Twelve-degree corners and...
Twelve-degree corners and a wide racing surface promote three-wide racing through the corners.
Reno-Fernley Speedway bills itself as Racing's Field of Dreams. Comparing a motorsports complex in Nevada's high desert with a fictional baseball diamond in the middle of a cornfield isn't as far-fetched as it might seem.
"We pretty much built this thing ourselves," says Chris Coclich, who manages the speedway for his family. "We've dug trenches, laid water lines, put up fences. There's no one here afraid of hard work."
Unlike the movie, when they built it, almost no one came.
"We held our first race in June 1999, and on that first night we had six cars, and 10 spectators sitting on hay bales," he says. "The walls were just yellow tape strung around the outside. Basically, we built the track as something to play with and have some fun.
"But we thought to ourselves, Hey, people paid to come see this . . . that's pretty good, isn't it?"
Today, things look much better.
The clay oval serves as the foundation for a still-emerging motorsports complex about 25 miles east of Reno. The family added a dragstrip and a multi-option road course that snakes its way over the almost treeless hills. They also have plans for a kart track, motocross course, and a racers' clubhouse.
A shower of damp clay flies...
A shower of damp clay flies from the wheels of Pure Stock cars. The dryness of the high desert makes keeping up with the track especially difficult during the summer months.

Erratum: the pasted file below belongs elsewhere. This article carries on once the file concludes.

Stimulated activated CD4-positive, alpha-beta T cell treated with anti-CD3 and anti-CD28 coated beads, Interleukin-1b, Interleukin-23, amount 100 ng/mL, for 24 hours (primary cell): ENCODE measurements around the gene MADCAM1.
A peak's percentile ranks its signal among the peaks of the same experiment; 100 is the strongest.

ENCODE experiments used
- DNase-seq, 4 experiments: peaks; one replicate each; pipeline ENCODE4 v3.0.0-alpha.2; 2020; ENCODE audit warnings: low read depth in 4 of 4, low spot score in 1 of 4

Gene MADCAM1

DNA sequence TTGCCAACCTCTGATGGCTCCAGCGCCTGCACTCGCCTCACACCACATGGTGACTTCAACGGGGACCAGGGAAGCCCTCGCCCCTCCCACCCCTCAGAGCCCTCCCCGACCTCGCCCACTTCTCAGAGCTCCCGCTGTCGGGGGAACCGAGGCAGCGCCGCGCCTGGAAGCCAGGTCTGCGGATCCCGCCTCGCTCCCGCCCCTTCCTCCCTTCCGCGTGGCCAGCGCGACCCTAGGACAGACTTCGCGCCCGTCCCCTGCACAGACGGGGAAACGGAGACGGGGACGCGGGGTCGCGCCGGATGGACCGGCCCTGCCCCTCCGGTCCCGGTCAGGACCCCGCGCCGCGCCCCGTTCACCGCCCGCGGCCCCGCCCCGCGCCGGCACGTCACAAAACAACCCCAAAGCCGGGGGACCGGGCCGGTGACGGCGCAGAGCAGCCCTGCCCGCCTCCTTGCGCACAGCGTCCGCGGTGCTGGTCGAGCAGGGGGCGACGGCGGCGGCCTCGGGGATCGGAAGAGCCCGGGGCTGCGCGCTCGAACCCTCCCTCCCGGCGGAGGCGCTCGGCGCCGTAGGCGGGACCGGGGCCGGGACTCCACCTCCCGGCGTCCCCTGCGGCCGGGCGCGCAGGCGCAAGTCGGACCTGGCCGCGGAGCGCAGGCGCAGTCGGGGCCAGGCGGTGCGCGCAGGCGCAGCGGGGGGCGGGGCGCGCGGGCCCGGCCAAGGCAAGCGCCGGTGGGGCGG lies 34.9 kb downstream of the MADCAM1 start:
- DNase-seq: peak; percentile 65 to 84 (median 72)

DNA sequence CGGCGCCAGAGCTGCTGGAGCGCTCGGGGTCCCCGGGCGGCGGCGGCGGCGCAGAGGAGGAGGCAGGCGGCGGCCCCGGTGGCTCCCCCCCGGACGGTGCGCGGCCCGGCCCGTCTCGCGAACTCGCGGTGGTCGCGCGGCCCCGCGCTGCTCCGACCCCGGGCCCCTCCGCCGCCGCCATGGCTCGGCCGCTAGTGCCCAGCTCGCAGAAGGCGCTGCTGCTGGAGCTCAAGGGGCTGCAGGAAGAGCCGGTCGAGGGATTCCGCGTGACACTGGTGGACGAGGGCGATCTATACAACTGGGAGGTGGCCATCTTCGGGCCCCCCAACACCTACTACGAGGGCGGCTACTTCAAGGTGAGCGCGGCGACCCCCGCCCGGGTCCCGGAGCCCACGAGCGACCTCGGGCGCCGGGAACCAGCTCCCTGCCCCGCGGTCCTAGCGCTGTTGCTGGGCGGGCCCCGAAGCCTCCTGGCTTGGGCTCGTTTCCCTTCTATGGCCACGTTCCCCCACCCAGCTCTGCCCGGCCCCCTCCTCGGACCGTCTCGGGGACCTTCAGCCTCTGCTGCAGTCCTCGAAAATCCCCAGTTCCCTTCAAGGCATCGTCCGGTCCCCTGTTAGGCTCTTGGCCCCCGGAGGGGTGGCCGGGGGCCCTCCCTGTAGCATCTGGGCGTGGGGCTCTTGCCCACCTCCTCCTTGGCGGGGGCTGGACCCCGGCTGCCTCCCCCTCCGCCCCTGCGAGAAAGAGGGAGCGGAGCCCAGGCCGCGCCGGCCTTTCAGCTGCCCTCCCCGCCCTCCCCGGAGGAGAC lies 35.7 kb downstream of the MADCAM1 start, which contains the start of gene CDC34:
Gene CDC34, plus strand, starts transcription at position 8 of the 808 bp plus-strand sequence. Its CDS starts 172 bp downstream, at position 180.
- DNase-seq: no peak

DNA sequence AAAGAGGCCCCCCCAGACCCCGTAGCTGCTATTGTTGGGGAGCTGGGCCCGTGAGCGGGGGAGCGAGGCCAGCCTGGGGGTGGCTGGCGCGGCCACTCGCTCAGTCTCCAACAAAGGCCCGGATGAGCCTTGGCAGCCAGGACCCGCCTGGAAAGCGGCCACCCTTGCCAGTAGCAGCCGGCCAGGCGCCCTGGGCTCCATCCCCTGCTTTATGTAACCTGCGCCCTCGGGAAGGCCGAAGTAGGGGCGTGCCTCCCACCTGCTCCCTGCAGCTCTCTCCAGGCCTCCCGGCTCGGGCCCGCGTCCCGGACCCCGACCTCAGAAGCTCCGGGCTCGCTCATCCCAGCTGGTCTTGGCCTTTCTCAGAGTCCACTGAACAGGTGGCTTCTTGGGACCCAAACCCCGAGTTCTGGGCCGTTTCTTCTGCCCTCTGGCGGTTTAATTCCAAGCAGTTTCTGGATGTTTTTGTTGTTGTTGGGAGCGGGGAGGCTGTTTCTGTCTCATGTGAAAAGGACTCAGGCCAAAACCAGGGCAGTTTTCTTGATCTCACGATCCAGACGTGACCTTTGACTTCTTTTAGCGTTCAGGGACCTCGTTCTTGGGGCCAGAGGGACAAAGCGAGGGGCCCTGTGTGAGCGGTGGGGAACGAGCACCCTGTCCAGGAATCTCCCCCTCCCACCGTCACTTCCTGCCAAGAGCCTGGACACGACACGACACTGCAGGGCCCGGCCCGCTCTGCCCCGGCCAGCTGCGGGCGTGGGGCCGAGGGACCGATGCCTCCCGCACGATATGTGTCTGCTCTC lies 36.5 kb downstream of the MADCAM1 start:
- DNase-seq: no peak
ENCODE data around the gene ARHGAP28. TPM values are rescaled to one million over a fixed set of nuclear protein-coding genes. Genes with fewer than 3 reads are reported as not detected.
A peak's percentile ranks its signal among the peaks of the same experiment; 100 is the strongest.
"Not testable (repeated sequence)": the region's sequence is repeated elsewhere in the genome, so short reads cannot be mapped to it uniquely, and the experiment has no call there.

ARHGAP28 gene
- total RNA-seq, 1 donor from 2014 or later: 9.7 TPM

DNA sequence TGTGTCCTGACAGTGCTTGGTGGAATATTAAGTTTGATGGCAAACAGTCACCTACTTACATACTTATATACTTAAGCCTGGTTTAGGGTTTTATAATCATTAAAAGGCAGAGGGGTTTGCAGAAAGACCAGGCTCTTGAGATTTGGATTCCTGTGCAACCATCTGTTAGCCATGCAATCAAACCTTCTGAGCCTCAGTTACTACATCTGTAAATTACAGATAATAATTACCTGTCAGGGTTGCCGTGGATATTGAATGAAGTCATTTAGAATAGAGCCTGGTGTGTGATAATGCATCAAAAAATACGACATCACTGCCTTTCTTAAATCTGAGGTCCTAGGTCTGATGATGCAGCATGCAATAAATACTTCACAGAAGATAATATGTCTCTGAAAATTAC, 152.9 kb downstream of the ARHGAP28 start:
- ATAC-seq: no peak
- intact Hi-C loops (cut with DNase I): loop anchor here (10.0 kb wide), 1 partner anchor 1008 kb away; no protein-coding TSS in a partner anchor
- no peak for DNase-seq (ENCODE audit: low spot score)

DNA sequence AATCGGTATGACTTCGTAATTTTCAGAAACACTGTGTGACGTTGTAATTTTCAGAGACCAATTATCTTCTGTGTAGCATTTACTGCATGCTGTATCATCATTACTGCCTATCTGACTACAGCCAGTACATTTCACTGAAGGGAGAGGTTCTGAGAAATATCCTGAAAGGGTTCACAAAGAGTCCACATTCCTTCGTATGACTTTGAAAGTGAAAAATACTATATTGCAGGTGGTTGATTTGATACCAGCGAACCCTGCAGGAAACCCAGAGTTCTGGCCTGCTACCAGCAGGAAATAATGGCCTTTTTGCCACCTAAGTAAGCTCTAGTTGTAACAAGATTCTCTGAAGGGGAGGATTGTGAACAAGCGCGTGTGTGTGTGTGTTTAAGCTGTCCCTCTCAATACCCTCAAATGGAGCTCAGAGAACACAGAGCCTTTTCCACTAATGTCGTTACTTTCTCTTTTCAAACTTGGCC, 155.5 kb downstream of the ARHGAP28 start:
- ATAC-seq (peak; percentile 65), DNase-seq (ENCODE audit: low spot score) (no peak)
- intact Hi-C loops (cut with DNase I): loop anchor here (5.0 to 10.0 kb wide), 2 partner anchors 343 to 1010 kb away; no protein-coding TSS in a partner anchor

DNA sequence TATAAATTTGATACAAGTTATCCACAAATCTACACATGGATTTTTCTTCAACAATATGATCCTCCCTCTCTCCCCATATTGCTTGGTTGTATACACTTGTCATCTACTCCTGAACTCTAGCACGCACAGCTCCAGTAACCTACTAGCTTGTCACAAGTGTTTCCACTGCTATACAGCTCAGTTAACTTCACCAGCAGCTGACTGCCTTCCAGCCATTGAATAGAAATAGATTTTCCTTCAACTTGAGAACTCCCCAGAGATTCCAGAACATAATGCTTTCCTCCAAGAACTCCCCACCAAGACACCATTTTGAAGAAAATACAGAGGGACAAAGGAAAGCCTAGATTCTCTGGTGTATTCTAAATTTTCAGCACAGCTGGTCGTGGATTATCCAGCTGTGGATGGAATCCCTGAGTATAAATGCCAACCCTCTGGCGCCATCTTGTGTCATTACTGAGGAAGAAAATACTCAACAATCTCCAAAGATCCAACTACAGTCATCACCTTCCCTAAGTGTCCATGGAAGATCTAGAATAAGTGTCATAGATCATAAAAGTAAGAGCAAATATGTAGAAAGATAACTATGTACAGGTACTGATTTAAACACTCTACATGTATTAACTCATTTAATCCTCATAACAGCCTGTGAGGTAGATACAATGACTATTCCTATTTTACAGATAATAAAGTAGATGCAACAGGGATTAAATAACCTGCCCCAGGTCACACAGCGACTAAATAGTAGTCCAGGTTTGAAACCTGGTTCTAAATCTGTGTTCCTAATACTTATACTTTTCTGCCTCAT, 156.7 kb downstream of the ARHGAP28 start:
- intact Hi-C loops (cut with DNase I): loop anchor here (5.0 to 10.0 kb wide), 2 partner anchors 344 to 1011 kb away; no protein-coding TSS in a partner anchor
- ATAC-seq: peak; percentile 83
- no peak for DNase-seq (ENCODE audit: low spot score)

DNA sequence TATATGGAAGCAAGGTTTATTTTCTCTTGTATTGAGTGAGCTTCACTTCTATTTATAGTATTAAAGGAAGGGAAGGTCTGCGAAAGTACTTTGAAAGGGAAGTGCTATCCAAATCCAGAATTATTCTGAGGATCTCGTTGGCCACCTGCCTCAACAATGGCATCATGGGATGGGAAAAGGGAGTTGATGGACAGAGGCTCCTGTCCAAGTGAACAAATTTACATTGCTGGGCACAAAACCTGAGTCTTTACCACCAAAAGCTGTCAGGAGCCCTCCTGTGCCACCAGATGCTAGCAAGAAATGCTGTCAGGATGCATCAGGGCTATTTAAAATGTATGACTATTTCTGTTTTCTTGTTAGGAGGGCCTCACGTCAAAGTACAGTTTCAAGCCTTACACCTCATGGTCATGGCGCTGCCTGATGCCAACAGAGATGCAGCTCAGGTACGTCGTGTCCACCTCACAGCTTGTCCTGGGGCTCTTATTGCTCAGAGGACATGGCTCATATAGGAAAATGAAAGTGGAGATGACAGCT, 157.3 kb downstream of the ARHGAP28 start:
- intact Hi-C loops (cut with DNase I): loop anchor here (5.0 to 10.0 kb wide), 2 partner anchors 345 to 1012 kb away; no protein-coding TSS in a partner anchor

But Coclich says it's almost impossible for small tracks to be financially successful by themselves. Perhaps the biggest difference between their plans and those of other promoters doesn't involve auto racing. Eventually they would like to add a golf course and a hotel and casino, making the complex a destination resort with an auto racing theme.
"And this is Nevada," he says with a smile.
"It is going to take time," he adds. "We like to build things as we go along and not get in over our heads."
The complex is on the southern end of about 4,000 acres his family owns, allowing them freedom to build things their own way, at their own pace.
"We don't have a lot of issues with noise from the neighbors," he says.
In spite of plans for casino glitz in the future, today the complex is heavy on the basics.
Electrical power comes via a number of generators plugged into the office, announcer booth, and concession stands. The skyboxes look like open shipping containers, and many of the grandstand seats were first used to hold spectators at the Winter Olympics.
Mini Stocks are among the...
Mini Stocks are among the favorites of both fans and drivers. The entry-level class offers close racing on the cheap.
"We are always looking for bargains," he says.
Most of the fans couldn't care less.
"We get 100 to 120 cars a night," he says. "On special events like the High Desert Shootout we'll get twice that many. Weekly fan count is in the 1,000 to 1,500 range, with three to four times that number for the big shows."
The track's stock program includes Pure Stock Mini, Modified Minis, Hobby Stocks, Pro Stocks, and IMCA Modifieds. On open wheel nights, the track features 318 Modifieds, Sprints, 360 Wingless Cars, Midgets, and Midget Lights.
The 31/48-mile track is smooth, with 10-degree banking in Turns 1 and 2, and 12 degrees in Turns 3 and 4.